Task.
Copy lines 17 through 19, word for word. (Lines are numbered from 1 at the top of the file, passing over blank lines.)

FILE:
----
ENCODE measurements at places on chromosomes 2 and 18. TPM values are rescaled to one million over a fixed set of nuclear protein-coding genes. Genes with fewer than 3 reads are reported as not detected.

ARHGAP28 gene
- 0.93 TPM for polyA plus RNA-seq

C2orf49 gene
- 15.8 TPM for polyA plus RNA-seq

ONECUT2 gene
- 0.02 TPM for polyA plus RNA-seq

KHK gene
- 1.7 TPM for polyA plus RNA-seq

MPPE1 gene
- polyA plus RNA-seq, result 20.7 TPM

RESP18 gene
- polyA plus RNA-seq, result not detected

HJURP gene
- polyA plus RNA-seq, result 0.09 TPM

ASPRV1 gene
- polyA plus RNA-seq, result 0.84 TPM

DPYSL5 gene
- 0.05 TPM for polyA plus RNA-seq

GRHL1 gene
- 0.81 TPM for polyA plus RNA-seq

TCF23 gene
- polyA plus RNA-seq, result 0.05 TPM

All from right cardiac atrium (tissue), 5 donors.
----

- polyA plus RNA-seq, result 0.84 TPM

DPYSL5 gene
- 0.05 TPM for polyA plus RNA-seq